Cannabinoids may help reduce smooth muscle contraction around the lungs, helping open the airways to breathe. 


Studies in the last 20 years have indicated that cannabis could be of therapeutic benefit for managing acute airway constriction attacks, due to inflammation. Thus, cannabis may act as a preventative measure for COPD patients. 

As for cannabidiol specifically, studies that have been done looking at its effect on patients with COPD is sparse, more or less. Much of the evidence is anecdotal case reports or small studies. However, what these studies have found and suggested is definitely worth noting.   


A recent 2019 case report and literature review analyzed the effects of self-administration of CBD in patients with COPD. Researchers suggested that cannabidiol may have a role in the striking response of the lung in COPD patients. 

This case report found that self-administration of CBD led to a striking regression of the lymph nodes in just one month. 

Even though this was a small case study, researchers concluded that it’s potential applications in the treatment of COPD are worth noting. 

Though, the evidence-based research is scarce analyzing cannabidiol on patients with COPD, there have been animal studies showing promise thus far.

Published in 2015 in Immunopharmacology and Immunotoxicology, researchers analyzed the effects of CBD as a therapeutic treatment  on pulmonary mechanics and inflammation in mice. They indicated that CBD decreased total lung resistance and elastance, white blood cell migration into the lungs, activity in the lung tissue, protein concentration, as well as production of pro-inflammatory markers.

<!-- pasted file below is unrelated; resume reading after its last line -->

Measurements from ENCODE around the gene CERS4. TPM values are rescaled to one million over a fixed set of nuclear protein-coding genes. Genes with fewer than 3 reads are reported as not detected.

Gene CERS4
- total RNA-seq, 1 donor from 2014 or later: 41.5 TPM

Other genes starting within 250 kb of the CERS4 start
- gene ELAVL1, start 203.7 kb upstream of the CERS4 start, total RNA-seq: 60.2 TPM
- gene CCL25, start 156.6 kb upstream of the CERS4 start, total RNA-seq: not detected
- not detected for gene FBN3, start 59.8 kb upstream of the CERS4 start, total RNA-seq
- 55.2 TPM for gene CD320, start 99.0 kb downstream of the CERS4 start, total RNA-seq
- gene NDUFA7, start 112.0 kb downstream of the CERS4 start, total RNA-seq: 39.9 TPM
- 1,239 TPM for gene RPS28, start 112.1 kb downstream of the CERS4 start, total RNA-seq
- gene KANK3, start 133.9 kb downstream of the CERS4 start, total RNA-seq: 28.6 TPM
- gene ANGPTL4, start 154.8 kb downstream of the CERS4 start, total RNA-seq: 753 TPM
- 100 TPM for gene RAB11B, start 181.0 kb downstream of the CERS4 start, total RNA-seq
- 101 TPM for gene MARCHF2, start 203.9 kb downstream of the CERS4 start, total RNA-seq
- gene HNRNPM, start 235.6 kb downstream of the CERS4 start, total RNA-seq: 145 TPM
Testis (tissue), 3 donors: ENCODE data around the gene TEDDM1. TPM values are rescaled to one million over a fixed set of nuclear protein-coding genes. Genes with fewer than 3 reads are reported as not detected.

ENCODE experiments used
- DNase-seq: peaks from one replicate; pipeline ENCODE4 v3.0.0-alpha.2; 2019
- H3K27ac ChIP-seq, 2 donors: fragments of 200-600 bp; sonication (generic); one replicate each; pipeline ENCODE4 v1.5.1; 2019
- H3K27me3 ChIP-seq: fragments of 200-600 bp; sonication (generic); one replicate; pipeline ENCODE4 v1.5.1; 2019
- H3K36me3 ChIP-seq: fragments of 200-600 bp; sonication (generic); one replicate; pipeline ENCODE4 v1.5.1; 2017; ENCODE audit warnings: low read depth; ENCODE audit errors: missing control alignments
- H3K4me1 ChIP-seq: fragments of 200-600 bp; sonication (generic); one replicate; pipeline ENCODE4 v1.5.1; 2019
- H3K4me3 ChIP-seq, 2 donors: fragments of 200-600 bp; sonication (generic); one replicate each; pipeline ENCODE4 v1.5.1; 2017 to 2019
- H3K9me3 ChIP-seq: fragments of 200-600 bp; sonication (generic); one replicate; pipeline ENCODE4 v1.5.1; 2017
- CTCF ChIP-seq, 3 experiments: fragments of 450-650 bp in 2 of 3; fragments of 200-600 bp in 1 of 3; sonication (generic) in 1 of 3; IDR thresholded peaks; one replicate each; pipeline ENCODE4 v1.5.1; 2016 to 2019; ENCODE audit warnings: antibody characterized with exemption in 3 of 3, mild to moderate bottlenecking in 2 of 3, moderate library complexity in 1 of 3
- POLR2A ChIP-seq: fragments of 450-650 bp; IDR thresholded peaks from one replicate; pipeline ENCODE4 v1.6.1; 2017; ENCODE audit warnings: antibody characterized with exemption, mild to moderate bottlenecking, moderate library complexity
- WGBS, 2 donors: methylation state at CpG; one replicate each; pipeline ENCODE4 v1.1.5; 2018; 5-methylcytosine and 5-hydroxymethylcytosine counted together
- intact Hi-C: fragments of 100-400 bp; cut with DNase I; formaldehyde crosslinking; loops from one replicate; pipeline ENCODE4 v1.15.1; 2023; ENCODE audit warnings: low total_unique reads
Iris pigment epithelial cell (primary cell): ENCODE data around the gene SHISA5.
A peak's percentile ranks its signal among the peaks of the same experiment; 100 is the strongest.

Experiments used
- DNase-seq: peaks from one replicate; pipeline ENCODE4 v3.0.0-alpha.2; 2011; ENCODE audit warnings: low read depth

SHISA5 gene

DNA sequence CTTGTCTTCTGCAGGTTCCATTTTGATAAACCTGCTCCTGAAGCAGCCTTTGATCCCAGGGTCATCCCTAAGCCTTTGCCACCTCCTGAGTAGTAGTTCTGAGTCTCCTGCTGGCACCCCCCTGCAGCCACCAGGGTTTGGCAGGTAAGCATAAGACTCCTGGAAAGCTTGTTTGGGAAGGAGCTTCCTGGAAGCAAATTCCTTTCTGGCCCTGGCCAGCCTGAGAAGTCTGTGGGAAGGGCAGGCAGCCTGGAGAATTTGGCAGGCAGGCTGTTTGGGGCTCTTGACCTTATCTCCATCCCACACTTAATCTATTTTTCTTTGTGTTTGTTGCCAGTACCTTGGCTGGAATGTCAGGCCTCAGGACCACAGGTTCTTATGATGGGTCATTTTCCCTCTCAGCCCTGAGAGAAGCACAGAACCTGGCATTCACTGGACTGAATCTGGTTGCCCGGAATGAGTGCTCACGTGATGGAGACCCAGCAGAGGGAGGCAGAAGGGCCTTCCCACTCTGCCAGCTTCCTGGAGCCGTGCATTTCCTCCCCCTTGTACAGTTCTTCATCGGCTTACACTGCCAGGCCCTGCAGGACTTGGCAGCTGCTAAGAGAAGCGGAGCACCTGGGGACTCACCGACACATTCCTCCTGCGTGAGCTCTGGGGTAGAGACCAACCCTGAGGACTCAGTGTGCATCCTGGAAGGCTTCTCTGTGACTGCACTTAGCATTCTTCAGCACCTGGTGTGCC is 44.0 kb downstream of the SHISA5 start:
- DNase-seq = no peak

Cannabidiol may be a useful therapeutic tool for the treatment and attenuation of inflammatory lung diseases. 


Let’s get down to business. How can CBD help COPD, if it even can? 

1. Cannabinoid receptors inhibit pulmonary inflammation. 

A 2017 study published in Allergy found that mice lacking cannabinoid receptor 2 (CB2) demonstrated elevated numbers of pulmonary natural killer cells. With CBD-treated mice, cannabinoid receptor 2 was activated, thus, aiding in the regulation of pulmonary natural killer cell function, limiting the airway inflammation. 

2. CBD may help modulate airway responses during pulmonary inflammation. 

CBD has been shown to reduce inflammation in a model of acute lung injury (ALI), in mice. Mice were given CBD (20 and 80 mg/kg) after being induced with lipopolysaccharide (LPS), causing an ALI. 

3. CBD has a potential anti-inflammatory effect and may improve lung function. 

After 24 hours of the inflammation from the ALI, researchers found that CBD decreased total lung elastance and lung resistance, protein concentration, and production of pro-inflammatory cytokines and chemokines in the bronchoalveolar regions. 


Now that you know about cannabidiol and it’s amazing potential to help with the management of COPD, it’s time to learn how to use it properly to achieve the best results possible. 


Cannabidiol needs to accumulate over time in your ECS in order to be completely effective. Thus, if you’re using cannabidiol to help manage your COPD, you shouldn’t necessarily take it “every now and then”. Quite the contrary actually, cannabidiol should be taken daily in the same amount. Being consistent will aid in its full effectiveness. 


First and foremost, not all CBD equal, especially when it comes to quality and potency. Any reputable company should be able to provide proof of third-party lab test results that verify their product(s) as being effective.


Since COPD is caused by irritation of lung tissue, it is recommended to stay away from smoking or vaping cannabidiol. Instead, consume it in tincture, edible, or other forms.